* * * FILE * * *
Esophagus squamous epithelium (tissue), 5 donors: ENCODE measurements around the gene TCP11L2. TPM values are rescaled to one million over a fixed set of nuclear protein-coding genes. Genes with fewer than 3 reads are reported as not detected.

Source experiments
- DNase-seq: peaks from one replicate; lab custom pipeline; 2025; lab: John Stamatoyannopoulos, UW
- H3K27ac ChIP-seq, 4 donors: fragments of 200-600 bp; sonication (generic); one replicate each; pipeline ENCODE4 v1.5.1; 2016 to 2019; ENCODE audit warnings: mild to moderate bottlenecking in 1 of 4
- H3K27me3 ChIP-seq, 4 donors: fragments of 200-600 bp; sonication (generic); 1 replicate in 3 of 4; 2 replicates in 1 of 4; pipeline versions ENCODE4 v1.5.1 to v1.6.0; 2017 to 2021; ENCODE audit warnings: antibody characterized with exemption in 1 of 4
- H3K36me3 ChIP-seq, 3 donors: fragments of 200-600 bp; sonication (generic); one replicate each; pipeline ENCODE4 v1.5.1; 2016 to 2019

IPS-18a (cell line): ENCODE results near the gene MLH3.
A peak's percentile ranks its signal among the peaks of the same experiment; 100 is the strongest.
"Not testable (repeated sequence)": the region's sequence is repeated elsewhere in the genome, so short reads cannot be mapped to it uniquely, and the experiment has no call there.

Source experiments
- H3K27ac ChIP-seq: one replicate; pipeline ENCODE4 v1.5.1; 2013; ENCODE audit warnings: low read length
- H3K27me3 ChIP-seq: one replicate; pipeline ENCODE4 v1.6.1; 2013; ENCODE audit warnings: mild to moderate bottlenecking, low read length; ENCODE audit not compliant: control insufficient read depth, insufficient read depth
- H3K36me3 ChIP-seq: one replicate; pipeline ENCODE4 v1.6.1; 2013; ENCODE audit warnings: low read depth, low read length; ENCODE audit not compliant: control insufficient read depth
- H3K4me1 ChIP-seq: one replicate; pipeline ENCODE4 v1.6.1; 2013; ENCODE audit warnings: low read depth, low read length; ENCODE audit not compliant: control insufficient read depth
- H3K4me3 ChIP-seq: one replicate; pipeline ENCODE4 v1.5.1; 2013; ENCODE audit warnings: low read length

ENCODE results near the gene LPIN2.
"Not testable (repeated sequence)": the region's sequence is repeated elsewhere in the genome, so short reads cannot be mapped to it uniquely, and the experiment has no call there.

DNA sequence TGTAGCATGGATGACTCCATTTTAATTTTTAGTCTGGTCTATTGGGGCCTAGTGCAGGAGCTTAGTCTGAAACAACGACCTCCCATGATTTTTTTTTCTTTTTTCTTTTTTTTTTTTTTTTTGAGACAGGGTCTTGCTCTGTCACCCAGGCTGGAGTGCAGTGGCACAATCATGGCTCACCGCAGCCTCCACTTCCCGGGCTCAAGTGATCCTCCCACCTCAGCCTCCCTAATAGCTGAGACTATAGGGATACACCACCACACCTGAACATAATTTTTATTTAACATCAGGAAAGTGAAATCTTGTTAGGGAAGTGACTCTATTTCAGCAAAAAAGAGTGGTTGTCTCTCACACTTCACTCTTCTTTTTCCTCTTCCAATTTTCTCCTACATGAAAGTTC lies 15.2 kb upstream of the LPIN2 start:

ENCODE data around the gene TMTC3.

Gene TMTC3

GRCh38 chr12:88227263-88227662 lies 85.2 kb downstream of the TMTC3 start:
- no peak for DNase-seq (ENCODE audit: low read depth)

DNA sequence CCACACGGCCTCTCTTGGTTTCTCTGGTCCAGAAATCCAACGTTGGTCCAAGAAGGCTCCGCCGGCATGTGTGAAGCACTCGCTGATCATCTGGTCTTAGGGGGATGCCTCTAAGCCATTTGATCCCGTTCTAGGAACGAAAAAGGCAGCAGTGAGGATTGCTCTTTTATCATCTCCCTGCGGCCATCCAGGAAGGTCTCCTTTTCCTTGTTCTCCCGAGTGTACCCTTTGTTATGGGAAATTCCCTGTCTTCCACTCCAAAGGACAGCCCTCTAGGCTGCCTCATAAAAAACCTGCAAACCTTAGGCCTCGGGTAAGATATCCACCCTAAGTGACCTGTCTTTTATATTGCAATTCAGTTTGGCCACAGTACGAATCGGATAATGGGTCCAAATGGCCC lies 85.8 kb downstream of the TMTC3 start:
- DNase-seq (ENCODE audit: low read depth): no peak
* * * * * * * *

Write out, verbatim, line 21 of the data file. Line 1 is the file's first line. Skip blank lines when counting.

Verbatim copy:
GRCh38 chr12:88227263-88227662 lies 85.2 kb downstream of the TMTC3 start: